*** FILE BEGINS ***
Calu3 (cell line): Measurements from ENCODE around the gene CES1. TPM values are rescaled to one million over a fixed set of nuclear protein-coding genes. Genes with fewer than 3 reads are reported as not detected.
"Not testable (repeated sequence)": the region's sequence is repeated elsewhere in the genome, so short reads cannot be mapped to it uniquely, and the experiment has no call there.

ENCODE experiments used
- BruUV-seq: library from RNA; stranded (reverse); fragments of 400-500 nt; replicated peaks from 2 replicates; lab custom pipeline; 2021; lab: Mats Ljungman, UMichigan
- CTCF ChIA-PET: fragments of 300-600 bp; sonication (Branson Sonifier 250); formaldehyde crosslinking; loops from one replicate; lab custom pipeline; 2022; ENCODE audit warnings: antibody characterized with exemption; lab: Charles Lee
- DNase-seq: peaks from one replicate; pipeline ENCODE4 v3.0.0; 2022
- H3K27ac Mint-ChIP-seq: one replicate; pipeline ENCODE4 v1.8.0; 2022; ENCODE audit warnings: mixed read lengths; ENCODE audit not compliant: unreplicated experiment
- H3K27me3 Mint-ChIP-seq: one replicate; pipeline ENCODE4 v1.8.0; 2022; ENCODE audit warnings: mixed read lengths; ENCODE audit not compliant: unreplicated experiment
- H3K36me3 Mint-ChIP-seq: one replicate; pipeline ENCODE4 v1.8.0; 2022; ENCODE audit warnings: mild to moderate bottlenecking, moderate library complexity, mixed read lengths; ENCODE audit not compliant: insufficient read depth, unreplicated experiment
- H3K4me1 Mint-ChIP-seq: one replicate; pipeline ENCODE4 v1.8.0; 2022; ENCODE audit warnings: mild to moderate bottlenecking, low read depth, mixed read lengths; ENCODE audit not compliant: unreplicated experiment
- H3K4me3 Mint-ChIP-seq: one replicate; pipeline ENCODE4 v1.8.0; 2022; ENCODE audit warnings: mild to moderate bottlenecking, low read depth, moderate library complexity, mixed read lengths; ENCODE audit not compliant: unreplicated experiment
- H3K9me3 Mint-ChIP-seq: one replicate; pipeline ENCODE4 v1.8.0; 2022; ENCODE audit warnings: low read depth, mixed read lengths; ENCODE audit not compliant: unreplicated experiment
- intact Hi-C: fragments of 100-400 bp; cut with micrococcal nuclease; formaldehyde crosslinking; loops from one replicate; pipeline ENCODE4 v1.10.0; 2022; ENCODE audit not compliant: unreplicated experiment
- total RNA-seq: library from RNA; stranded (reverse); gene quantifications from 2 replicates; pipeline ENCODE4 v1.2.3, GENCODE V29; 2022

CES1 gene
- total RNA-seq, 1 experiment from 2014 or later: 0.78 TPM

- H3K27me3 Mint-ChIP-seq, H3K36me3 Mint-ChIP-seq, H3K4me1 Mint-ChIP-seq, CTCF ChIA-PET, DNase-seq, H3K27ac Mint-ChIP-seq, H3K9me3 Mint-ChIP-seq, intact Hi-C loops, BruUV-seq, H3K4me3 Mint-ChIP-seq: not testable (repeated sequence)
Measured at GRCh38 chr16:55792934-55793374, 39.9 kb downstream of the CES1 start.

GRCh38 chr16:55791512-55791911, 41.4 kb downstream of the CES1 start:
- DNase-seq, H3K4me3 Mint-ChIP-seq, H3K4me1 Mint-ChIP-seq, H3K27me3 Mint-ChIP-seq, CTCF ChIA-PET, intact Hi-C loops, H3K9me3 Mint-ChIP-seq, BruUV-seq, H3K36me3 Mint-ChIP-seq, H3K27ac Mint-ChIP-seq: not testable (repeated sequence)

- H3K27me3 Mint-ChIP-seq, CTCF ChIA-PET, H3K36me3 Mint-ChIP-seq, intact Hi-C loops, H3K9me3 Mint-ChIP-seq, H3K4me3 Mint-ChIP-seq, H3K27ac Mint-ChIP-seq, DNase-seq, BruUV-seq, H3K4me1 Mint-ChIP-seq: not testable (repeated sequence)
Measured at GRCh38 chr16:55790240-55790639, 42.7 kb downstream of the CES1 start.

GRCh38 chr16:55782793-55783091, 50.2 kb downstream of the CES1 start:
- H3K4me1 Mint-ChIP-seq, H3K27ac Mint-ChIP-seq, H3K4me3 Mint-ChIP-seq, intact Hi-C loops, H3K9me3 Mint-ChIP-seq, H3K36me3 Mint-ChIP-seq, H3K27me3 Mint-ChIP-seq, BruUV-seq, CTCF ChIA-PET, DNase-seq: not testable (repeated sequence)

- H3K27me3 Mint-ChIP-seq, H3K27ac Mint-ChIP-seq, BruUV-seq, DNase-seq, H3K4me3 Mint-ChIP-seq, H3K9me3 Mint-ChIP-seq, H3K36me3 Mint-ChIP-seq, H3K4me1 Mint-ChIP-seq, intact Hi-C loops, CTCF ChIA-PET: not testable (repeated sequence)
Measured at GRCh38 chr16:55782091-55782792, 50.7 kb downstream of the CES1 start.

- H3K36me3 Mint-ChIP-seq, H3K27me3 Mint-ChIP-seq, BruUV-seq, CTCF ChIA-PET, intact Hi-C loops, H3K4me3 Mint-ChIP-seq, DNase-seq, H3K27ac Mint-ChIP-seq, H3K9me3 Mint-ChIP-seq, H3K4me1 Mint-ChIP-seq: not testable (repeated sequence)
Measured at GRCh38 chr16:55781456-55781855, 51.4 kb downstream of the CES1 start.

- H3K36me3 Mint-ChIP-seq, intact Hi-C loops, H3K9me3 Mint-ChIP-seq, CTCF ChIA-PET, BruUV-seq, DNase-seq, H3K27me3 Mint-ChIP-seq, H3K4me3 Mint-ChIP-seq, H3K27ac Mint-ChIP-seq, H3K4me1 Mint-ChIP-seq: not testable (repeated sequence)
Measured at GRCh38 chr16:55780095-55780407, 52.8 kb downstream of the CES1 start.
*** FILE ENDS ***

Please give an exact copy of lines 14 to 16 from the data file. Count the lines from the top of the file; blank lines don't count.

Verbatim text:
- total RNA-seq: library from RNA; stranded (reverse); gene quantifications from 2 replicates; pipeline ENCODE4 v1.2.3, GENCODE V29; 2022

CES1 gene
- total RNA-seq, 1 experiment from 2014 or later: 0.78 TPM